A second note about classifying "hot" is always about finding those inventions who are reported in high ranking journals. However, these findings often represents years of hard work of groups of scientists and when finally solved the authors gets credited by others for having found the explanations or proven the theories. At that very instance - that topic is only "hot" in that particular article and chasing "hot" is like chasing the rain-bow.

My advice is to be genuinely interested in the topic you are working on and solve the problems you encounter, report the discrepances you notice or formulate theories to combine results.


PhD work is one of the most difficult tasks to undertake and the choice of subject for one's thesis even more so. When I started, I wasn't so much interested in "hot" topics in my field of Cybernetics, rather, what problems could be solved. This way, one could circumnavigate the publication process and get quality contributions into the public space. That said, Nature and Science are widely-read journals but also look toward others that have high impact factors, a good metric to see what is being worked on in the community. However, there is one caveat: "hot" topics would have begun to be noticed in the past. When you have noticed this, it is probably too late to get involved--unless you get lucky. What, I think, happens oftentimes with quality contributions to the state-of-the-art in academia is that they are not highly cited but because of the implications of the problem being solved, such papers are pioneering and you must wait a sufficient amount of time, generate follow-up work, and exercise patience in the field. Bottom-line, if you don't love the topic you are researching, it will only make the process harder.


Yes, it's normal. I would be shocked if there was ever a grad student in the history of grad school who did not at one point hate their job. I'd be shocked because it would be living proof that aliens exist and walk among us.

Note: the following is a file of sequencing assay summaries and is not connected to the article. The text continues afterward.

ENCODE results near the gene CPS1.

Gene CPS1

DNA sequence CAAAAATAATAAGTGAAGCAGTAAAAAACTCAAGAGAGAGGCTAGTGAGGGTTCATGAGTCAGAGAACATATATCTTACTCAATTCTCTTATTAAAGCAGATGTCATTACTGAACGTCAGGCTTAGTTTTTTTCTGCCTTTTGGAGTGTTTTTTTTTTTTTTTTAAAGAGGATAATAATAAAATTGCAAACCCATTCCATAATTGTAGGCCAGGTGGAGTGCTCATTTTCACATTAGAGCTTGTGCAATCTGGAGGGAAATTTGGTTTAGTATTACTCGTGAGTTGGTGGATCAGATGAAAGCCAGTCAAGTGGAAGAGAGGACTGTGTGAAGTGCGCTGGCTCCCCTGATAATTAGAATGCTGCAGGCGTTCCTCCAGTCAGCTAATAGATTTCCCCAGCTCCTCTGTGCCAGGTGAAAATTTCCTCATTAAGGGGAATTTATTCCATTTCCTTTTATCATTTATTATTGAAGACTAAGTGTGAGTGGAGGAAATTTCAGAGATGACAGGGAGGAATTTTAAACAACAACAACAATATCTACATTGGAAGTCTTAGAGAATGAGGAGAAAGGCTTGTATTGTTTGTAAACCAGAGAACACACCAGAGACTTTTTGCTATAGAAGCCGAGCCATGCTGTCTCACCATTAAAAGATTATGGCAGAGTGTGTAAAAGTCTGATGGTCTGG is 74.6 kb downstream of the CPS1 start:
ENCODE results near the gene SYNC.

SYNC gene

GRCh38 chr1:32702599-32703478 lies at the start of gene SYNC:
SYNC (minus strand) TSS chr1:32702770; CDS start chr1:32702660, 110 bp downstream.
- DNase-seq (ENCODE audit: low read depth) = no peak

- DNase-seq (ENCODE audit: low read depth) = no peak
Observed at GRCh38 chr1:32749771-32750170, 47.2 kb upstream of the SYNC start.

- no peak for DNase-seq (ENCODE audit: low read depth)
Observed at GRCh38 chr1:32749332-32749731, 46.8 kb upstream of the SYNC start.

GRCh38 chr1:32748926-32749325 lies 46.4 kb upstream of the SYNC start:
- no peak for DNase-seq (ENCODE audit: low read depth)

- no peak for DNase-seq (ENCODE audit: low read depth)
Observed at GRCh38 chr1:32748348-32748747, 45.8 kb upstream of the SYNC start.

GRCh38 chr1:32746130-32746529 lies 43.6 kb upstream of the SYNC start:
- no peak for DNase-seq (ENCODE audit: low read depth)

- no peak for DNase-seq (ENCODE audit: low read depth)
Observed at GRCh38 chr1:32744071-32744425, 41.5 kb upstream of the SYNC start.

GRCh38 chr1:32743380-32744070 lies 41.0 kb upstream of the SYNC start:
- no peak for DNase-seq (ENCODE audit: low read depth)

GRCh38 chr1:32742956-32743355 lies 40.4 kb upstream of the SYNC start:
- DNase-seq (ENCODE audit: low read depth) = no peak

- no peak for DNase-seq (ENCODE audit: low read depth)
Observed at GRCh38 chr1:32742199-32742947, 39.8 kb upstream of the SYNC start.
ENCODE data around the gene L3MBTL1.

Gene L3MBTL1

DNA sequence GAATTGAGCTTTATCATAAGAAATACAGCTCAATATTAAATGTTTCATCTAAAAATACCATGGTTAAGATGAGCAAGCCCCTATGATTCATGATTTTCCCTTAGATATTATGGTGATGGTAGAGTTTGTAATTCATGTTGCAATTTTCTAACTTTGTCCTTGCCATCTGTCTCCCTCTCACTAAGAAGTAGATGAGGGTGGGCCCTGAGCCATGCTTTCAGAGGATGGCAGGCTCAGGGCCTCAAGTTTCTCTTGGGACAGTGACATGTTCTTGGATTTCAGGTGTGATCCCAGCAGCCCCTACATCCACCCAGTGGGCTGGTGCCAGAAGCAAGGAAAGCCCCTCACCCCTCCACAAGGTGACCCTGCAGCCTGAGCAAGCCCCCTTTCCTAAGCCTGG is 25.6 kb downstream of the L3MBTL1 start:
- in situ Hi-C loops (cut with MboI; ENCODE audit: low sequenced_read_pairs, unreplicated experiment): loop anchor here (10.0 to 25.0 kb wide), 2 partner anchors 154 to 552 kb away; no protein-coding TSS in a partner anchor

Of course, if you want to be tenured professor at Harvard (or, say, Max Planck - let me not be chauvinistic) and thrice Nobel laureate, it sucks to not have a hot topic. Although, consider how a topic becomes "hot" in the first place: A very talented scientist makes a fascinating discovery, and everyone wants to get a piece of the action. Fields are not "hot". Good research makes them hot.

Even if it does turn out as bad as you think, there is more to a PhD than being an academic rockstar and publishing the "next big paper". If you can finish your PhD, it proves that:

  • You were disciplined enough to go through several years of independent hard work
  • You could manage your time and the direction of your project effectively
  • You are an expert in that field (even if your original research is unexciting, it doesn't mean that you don't have very good knowledge of existing research)
  • You are smart, capable, have good critical thinking skills and so on

These may seem like boring, second rate consolation prizes, but if you think about it in perspective, there are very few people in the general population that can boast having such qualities on par with a PhD holder, let alone combine all of them. These are all very valuable things outside academia, much more valuable than what you happened to publish. Even many hirers of of professors and post-docs understand that where you published in grad school is not necessarily indicative of your potential as a scientist - for instance, rigor alone is not very important for Nature (they care about impact), but in a postdoc candidate, you might be more interested in looking at the quality of the work, not the relevance of the results.


Having done my PhD in germany as well, I can say that there is a lot of flexibility. And being unsure at the end of first/second year is kind of normal. This is not the topic you will be working on for the rest of your life. And PhD is just to show that you can work in a scientific manner. Computational mechanics you can apply to other fields as well. Also it should have direct applications in the automotive industry. Hotness of a subject is definitely subjective and surely not the right way as others have pointed out. But if it is something you cannot definitely do it, then go ahead and change your subject NOW. Life is too long and two years don't really matter.